The beauty of archetype branding is that likeability doesn’t really matter. What matters is clarity. On the one hand we have Donald Trump. An arch villain, or outlaw, if you like. Racist, misogynist, hot tempered, spray tanned, has small hands, bigoted. He’s fumbled through a seemingly bottomless run of disgraceful statements and actions – but these have all reinforced his archetype. We may not like what he stands for but we understand it.
Through her flawed authenticity, Hillary has ironically delivered a more ambiguous personal image tainted by years of political baggage, gender biases and conflicting personality signals both warm and cool. Speaking in the simplest terms: we prefer someone transparently bad than someone we can’t quite work out.
So here we are, with the devil we know, set to do what devils do. And the questions we’re left with are probably many, but one I may offer help with is: how can my brand sharpen its personality based on archetype modelling?
First, create archetypes, not stereotypes.
If you want to remain agile and relevant while adhering to tightly consistent characteristics it’s helpful to understand the difference between bones and flesh. Archetypes are the foundations, the starting code, your backbone. Stereotypes are solutions. They are an oversimplified representation of a person or thing that plays into cliché and formula.
If, in the desire to create something easily decoded, you jump straight in to building a stereotype you’re essentially starting with the outer shell – which can be not only limiting but also quite boring.
When you start from the inside, you’ll find the outside can change quite dramatically while still staying true to the core. For example, the matriarch (caregiver) archetype can be associated with Florence Nightingale, as well as Princess Diana, and Angelina Jolie. Same same but different.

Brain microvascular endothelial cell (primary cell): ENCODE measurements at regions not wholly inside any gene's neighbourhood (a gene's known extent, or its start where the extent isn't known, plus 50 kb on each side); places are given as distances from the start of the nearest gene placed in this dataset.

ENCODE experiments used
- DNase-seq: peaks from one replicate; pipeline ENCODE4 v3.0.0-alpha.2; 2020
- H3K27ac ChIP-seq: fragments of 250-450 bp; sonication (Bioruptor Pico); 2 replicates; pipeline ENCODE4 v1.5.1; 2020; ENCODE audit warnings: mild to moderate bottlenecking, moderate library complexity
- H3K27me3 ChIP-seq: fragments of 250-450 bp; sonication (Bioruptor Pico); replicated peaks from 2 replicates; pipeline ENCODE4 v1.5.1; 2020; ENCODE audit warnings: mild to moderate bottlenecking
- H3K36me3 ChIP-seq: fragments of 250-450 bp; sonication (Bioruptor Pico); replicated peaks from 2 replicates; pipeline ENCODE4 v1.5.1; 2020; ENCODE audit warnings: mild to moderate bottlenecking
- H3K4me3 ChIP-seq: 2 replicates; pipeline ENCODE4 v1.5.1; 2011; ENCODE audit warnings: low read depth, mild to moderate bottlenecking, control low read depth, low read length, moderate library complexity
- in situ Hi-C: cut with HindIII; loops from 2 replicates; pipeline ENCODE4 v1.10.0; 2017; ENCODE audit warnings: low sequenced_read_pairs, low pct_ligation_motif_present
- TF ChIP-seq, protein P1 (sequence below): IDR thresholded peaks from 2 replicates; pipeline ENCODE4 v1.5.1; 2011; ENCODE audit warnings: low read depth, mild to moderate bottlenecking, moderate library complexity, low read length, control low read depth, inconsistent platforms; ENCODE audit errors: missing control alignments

It’s fair to say, building a ‘person’ by committee can easily result in something of a Frankenstein’s Monster.
This is where the archetype framework can help to keep us focused and single minded.
While archetype names may vary, any given framework is made up of 12 sets of characteristics. These sets describe distinct life philosophies and drivers (including motivation, world view, greatest strength, weakness, hopes and fears) that make up the elements of your backbone.
Define brand values that are distinct and communicate a sense of what the brand stands for. Don’t fall back on the commonly presumed moral imperatives such as ‘respect’, ‘collaboration’ or ‘progress’; these are what makes us common. Ask yourself: what sets you apart?
Contrary to what many value sets suggest – there are no right or wrong values. It’s perfectly ok for someone to value individual achievement and freedom, which is different to valuing collective success and equality. Don’t be afraid to be different. Resist the urge to be everything to everyone.
Once your bones are in place, you can begin to flesh out your distinct expression of your guiding principles.
Foster personality traits that are directly born from your values. Ask yourself: if someone values ‘X’, how would the rest of us know this from their personality? You might expect someone who values progress to be naturally curious, or brave. Someone who values honesty to be candid or straight-talking.
Consistency is mandatory. Spray tan is optional.
Susanna Kass is a senior strategic planner at Affinity.
Image copyright: demerzel21 / 123RF Stock Photo